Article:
It only took one routine sonogram to realize something was wrong with Diana’s unborn baby, one diagnosis to change her life forever, and one referral to Children’s Hospital Colorado to bring back hope for her daughter’s future.
“At my five month sonogram, my doctor realized my baby’s heart beat wasn’t right, so I was referred to Children’s Colorado,” said Diana.
There, Diana’s daughter, Danielle, was diagnosed with tricuspid atresia, a heart defect that hinders blood flow, depriving the body of oxygen.
When Danielle was just 3 months old, she had to undergo open heart surgery at Children’s Colorado to repair the defect. Over the next few years, Danielle battled viral infections, water in her lungs, and a second surgery. Now, 11 years later, she is a happy and healthy young girl.
“Once she sets her mind to do something, she will do it,” said Diana. “She’s a fighter.”
Danielle was fortunate to have a whole team of fighters at Children’s Colorado who helped her along the way. The Heart Institute at Children’s Colorado is part of the National Pediatric Cardiology Quality Improvement Collaborative, an initiative to fight for better outcomes for kids with heart defects like Danielle’s.
In fact, Children’s Colorado is fighting so hard for these outcomes that they have created a multidisciplinary, evidence-based program called the Single Ventricle Clinic, the only program of its kind in the Rocky Mountain region. Through research and clinical care, the program works to give children like Danielle hope for a healthier future.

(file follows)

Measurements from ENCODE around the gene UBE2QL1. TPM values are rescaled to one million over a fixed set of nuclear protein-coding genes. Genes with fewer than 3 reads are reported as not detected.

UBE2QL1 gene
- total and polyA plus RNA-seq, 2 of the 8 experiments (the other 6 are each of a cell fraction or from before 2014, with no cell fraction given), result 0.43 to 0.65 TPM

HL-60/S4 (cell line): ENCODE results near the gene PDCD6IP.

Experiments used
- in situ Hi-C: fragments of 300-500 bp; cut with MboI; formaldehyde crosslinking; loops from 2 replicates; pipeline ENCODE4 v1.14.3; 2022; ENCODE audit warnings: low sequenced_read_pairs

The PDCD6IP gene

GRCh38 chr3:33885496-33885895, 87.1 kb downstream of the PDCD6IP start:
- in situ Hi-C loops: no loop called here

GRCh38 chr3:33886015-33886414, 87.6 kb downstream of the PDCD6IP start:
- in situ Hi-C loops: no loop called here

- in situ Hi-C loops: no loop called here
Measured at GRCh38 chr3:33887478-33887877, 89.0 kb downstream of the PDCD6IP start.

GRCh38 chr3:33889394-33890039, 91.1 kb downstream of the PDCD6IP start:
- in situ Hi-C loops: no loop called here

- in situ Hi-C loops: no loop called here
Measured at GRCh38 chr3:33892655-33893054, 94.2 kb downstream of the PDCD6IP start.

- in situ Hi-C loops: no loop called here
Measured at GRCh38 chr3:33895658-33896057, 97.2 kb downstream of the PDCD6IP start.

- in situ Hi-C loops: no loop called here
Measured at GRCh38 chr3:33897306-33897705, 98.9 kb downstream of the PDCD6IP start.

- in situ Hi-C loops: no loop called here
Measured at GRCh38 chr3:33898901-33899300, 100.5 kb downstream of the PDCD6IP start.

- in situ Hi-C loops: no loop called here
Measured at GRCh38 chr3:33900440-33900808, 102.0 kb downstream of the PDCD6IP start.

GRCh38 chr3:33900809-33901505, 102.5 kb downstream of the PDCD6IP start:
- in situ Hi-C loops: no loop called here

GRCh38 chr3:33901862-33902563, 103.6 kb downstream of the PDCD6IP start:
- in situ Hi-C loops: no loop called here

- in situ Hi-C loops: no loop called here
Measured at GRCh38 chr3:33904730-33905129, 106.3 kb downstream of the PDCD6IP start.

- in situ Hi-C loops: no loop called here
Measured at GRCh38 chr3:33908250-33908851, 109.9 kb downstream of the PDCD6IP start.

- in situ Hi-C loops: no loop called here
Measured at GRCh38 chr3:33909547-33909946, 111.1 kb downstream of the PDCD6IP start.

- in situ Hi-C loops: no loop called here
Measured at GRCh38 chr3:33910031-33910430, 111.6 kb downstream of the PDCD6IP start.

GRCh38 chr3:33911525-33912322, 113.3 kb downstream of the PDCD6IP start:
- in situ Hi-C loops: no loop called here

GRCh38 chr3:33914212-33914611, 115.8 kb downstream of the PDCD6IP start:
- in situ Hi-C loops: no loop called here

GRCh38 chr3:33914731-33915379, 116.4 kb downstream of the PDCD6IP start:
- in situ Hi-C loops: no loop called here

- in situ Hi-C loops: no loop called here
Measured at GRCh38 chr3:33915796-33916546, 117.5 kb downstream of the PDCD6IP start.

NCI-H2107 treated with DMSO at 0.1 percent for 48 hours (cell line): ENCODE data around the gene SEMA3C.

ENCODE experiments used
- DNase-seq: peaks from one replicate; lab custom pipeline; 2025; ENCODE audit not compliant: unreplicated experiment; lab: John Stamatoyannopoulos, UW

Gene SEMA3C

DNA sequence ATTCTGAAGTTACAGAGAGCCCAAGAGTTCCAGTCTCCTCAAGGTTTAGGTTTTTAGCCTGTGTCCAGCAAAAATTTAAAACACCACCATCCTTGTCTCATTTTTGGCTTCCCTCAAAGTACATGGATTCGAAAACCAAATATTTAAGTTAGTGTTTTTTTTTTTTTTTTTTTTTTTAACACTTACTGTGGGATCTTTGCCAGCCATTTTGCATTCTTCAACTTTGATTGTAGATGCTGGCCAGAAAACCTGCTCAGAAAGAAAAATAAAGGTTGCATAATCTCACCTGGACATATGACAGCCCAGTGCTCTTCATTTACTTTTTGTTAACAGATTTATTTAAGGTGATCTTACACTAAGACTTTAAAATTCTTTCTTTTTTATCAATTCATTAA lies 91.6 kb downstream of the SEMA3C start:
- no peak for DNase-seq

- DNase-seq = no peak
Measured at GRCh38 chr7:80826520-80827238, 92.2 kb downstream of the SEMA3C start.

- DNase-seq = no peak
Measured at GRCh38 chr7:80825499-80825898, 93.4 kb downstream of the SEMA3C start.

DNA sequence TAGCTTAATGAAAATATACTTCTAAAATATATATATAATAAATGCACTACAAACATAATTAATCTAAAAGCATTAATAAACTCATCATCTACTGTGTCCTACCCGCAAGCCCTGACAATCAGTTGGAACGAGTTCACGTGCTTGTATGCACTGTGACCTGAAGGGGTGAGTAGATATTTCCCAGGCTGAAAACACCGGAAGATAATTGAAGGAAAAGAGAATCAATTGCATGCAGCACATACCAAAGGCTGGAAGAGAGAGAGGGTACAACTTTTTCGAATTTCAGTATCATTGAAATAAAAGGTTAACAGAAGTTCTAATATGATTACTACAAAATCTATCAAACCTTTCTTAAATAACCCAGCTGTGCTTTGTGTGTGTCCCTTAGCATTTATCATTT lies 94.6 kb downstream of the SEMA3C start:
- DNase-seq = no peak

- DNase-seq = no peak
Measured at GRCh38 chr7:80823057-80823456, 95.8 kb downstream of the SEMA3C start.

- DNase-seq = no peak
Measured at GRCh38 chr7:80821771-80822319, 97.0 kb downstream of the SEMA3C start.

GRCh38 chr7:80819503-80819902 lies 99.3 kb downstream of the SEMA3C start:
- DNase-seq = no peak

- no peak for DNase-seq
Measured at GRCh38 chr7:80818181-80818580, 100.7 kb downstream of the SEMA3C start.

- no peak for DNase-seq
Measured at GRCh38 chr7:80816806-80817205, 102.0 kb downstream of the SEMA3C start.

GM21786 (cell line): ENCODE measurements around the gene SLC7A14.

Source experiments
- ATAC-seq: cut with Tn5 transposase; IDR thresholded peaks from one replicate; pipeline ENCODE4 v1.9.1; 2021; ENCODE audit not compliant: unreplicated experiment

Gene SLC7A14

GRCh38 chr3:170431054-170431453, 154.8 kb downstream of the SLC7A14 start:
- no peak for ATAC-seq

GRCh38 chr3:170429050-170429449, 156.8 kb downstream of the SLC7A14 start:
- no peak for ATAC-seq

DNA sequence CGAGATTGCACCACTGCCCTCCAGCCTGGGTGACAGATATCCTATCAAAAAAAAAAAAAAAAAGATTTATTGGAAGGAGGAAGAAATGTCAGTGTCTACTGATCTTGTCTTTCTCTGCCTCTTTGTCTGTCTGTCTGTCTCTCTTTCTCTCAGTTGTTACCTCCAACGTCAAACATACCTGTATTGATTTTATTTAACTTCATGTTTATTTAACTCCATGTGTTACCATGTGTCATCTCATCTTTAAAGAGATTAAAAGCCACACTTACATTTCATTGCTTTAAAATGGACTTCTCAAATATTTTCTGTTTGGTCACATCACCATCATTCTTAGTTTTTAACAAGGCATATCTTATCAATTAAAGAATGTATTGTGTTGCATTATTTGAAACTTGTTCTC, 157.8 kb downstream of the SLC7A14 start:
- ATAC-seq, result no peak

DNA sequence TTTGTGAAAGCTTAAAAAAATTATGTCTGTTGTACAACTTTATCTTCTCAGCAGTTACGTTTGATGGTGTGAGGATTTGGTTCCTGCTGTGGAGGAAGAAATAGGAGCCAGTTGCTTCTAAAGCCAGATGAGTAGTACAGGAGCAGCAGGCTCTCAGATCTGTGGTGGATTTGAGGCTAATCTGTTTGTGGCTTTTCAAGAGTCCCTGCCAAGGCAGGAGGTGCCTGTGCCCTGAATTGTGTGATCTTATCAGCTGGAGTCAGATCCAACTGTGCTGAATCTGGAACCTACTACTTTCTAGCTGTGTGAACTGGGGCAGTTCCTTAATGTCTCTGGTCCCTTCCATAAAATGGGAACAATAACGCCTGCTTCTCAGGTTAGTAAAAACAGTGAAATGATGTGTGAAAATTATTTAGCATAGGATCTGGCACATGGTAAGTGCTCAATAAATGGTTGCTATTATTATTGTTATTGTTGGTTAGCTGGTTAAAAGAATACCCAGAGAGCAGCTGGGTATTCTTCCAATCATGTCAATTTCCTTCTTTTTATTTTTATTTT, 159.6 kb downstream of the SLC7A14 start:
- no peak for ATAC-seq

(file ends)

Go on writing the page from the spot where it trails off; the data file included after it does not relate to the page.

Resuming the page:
“I have no words to describe how much Children’s Colorado means to us,” says Diana. “They have some of the very best doctors. I can boldly say that if it weren’t for them, Danielle wouldn’t be here today.”
Those doctors include an entire team of specialists who are working tirelessly every day to help patients with the same diagnosis as Danielle. The most common form of treatment for babies born with tricuspid atresia is a Fontan operation – the same procedure that Danielle had at 3 months old. While the operation does not completely repair the heart defect, it typically allows the child to grow up and lead a normal, active life. It is through the help of donors that this approach to treating heart defects in children is possible.
'She is my miracle'
Donations big and small are helping the Heart Institute at Children’s Colorado to make enormous strides forward in pediatric cardiology. Philanthropic support allows for groundbreaking research, world-class staff and innovative clinical trials.
Currently, Children’s Colorado is one of only 28 hospitals in the nation chosen to conduct clinical trials for Fontan operations. Many children and young adults who have a Fontan operation find it increasingly difficult to remain physically active over time. This trial aims to prevent that from happening, while also helping patients to exercise more easily and become stronger as they grow.
Danielle isn’t letting her medical history keep her from exercising or staying active. It’s even possible that her treatment at Children’s Colorado could help her to reach her goal of becoming the first female NFL football player. But for today, her mother is grateful that Children’s Colorado has given her daughter the chance to pursue any dream she has.
“I am so thankful for Children’s Colorado,” says Diana. “They saved my daughter. She is my miracle.”